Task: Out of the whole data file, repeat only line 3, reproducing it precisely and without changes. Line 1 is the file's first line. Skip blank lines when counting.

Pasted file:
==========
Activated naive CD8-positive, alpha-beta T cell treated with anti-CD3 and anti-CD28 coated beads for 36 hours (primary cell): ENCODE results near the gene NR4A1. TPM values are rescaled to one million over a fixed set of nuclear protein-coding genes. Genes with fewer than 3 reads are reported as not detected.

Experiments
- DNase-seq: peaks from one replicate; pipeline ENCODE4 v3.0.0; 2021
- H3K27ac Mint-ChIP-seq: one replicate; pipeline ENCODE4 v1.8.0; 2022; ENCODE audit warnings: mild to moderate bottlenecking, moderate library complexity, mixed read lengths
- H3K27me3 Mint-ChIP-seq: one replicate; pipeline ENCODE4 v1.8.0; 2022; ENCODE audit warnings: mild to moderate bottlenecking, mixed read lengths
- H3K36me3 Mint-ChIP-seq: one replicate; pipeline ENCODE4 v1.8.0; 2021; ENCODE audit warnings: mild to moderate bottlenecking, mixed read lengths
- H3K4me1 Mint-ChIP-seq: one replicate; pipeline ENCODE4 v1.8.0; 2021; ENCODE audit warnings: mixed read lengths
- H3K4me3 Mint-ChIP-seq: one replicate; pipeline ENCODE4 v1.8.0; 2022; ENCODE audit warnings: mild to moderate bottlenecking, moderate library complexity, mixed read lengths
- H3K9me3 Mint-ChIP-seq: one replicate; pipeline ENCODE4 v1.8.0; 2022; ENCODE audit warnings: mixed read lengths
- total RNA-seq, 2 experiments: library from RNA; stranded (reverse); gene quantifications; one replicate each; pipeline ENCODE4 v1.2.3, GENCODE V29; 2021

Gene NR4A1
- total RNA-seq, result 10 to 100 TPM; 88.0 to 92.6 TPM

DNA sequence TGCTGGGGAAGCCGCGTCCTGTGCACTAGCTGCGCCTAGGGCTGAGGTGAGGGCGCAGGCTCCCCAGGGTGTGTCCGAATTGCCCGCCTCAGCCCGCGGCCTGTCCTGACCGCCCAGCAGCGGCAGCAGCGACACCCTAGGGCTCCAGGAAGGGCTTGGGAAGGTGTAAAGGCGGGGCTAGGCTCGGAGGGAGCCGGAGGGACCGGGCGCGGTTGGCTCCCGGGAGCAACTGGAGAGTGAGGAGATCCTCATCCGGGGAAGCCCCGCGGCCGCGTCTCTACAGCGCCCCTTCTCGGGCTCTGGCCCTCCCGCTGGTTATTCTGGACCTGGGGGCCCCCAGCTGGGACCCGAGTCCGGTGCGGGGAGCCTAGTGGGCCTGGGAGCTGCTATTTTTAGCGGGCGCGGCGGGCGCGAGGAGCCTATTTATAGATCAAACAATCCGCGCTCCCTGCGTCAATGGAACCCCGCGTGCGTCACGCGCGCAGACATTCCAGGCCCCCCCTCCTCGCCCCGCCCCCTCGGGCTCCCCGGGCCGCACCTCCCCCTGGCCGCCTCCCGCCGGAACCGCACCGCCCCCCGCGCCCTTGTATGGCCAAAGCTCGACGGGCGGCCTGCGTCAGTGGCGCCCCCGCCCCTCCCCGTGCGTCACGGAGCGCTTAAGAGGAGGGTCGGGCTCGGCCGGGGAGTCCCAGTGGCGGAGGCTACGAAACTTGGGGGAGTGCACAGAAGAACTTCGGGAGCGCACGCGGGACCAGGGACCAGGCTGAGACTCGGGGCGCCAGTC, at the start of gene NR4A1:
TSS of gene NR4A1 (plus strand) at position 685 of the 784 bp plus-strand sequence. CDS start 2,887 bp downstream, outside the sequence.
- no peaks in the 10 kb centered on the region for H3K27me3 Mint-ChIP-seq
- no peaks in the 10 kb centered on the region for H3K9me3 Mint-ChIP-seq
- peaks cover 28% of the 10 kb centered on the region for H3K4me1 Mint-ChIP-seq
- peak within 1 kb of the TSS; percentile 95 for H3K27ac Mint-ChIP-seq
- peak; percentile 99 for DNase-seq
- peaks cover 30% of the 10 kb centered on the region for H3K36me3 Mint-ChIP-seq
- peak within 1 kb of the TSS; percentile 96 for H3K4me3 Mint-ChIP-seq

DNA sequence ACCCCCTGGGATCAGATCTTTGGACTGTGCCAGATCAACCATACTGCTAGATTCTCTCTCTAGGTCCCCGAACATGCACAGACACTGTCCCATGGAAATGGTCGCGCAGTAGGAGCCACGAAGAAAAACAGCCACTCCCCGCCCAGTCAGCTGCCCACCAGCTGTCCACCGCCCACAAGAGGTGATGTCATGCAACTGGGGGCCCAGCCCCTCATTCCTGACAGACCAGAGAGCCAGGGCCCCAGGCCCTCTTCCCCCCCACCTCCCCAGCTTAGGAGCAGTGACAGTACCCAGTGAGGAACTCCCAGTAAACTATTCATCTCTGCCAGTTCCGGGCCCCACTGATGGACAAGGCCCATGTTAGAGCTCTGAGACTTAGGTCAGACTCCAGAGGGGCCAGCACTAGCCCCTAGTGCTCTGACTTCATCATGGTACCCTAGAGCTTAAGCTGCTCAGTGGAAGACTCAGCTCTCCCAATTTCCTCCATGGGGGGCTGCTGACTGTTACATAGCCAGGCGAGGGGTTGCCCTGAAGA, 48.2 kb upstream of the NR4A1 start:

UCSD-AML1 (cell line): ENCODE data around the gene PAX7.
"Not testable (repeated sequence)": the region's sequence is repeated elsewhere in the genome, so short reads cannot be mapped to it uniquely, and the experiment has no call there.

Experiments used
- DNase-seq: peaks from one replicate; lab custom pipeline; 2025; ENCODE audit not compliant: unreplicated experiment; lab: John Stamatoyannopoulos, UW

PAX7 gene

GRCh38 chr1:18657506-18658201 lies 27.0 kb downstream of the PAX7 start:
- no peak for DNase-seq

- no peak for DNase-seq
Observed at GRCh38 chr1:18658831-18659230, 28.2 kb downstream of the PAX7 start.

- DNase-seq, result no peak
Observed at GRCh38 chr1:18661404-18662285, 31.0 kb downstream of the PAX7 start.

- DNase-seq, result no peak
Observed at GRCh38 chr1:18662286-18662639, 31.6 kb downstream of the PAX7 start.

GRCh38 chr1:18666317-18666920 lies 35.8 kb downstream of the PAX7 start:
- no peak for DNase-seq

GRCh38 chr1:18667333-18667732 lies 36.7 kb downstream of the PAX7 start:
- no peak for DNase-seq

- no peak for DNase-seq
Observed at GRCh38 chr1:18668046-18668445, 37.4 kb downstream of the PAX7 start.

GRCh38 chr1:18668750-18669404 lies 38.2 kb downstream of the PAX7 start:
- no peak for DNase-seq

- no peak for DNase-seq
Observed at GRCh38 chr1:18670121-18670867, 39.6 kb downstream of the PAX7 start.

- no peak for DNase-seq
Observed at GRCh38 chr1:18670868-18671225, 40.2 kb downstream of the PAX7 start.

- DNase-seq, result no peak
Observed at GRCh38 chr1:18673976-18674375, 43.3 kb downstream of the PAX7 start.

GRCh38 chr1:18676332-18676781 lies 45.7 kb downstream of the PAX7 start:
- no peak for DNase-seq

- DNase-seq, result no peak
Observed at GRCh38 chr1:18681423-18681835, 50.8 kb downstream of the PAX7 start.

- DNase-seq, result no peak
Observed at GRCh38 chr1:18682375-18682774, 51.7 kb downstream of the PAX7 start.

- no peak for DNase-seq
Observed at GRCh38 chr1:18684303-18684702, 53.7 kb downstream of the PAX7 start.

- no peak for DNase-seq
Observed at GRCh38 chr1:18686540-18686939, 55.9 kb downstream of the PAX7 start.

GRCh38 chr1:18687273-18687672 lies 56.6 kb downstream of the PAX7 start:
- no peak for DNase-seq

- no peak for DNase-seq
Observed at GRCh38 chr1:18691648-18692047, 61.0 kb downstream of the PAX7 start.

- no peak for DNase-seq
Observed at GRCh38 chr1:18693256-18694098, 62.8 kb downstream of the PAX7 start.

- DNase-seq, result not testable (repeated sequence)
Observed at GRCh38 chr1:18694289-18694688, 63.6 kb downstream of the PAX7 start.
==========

- DNase-seq: peaks from one replicate; pipeline ENCODE4 v3.0.0; 2021